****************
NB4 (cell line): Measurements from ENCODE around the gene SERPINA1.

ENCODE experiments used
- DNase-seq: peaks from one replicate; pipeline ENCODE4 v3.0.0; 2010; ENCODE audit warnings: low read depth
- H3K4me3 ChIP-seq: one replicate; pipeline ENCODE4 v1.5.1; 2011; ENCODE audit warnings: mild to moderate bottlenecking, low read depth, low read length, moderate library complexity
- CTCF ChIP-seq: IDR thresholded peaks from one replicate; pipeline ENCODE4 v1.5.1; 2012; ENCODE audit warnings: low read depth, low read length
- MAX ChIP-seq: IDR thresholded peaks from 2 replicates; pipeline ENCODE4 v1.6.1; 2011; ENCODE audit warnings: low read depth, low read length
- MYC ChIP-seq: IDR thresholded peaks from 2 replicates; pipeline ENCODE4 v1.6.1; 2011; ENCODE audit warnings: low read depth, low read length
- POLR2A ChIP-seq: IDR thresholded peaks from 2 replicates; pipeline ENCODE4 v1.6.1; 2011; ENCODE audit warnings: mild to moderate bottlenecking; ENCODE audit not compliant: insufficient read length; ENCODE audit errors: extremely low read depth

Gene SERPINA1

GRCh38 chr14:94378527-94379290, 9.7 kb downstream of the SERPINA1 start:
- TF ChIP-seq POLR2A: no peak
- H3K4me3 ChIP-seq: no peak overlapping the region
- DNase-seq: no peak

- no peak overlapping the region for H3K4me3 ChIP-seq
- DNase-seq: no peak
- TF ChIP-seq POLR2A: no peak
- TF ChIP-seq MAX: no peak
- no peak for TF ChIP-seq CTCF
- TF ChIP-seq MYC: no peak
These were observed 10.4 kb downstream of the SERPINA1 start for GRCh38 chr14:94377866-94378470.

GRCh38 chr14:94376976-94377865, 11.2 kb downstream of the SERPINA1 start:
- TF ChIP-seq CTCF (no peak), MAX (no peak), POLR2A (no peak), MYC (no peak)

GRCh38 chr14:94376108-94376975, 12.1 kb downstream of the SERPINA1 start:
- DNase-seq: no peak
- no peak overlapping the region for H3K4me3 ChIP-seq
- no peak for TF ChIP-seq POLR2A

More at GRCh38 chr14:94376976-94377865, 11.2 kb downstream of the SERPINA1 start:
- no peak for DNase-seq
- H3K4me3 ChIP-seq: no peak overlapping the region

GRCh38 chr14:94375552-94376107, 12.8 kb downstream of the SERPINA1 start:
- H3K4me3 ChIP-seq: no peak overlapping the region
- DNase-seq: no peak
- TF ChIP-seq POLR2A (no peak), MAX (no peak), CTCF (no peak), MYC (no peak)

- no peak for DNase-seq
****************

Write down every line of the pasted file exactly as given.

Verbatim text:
NB4 (cell line): Measurements from ENCODE around the gene SERPINA1.

ENCODE experiments used
- DNase-seq: peaks from one replicate; pipeline ENCODE4 v3.0.0; 2010; ENCODE audit warnings: low read depth
- H3K4me3 ChIP-seq: one replicate; pipeline ENCODE4 v1.5.1; 2011; ENCODE audit warnings: mild to moderate bottlenecking, low read depth, low read length, moderate library complexity
- CTCF ChIP-seq: IDR thresholded peaks from one replicate; pipeline ENCODE4 v1.5.1; 2012; ENCODE audit warnings: low read depth, low read length
- MAX ChIP-seq: IDR thresholded peaks from 2 replicates; pipeline ENCODE4 v1.6.1; 2011; ENCODE audit warnings: low read depth, low read length
- MYC ChIP-seq: IDR thresholded peaks from 2 replicates; pipeline ENCODE4 v1.6.1; 2011; ENCODE audit warnings: low read depth, low read length
- POLR2A ChIP-seq: IDR thresholded peaks from 2 replicates; pipeline ENCODE4 v1.6.1; 2011; ENCODE audit warnings: mild to moderate bottlenecking; ENCODE audit not compliant: insufficient read length; ENCODE audit errors: extremely low read depth

Gene SERPINA1

GRCh38 chr14:94378527-94379290, 9.7 kb downstream of the SERPINA1 start:
- TF ChIP-seq POLR2A: no peak
- H3K4me3 ChIP-seq: no peak overlapping the region
- DNase-seq: no peak

- no peak overlapping the region for H3K4me3 ChIP-seq
- DNase-seq: no peak
- TF ChIP-seq POLR2A: no peak
- TF ChIP-seq MAX: no peak
- no peak for TF ChIP-seq CTCF
- TF ChIP-seq MYC: no peak
These were observed 10.4 kb downstream of the SERPINA1 start for GRCh38 chr14:94377866-94378470.

GRCh38 chr14:94376976-94377865, 11.2 kb downstream of the SERPINA1 start:
- TF ChIP-seq CTCF (no peak), MAX (no peak), POLR2A (no peak), MYC (no peak)

GRCh38 chr14:94376108-94376975, 12.1 kb downstream of the SERPINA1 start:
- DNase-seq: no peak
- no peak overlapping the region for H3K4me3 ChIP-seq
- no peak for TF ChIP-seq POLR2A

More at GRCh38 chr14:94376976-94377865, 11.2 kb downstream of the SERPINA1 start:
- no peak for DNase-seq
- H3K4me3 ChIP-seq: no peak overlapping the region

GRCh38 chr14:94375552-94376107, 12.8 kb downstream of the SERPINA1 start:
- H3K4me3 ChIP-seq: no peak overlapping the region
- DNase-seq: no peak
- TF ChIP-seq POLR2A (no peak), MAX (no peak), CTCF (no peak), MYC (no peak)

- no peak for DNase-seq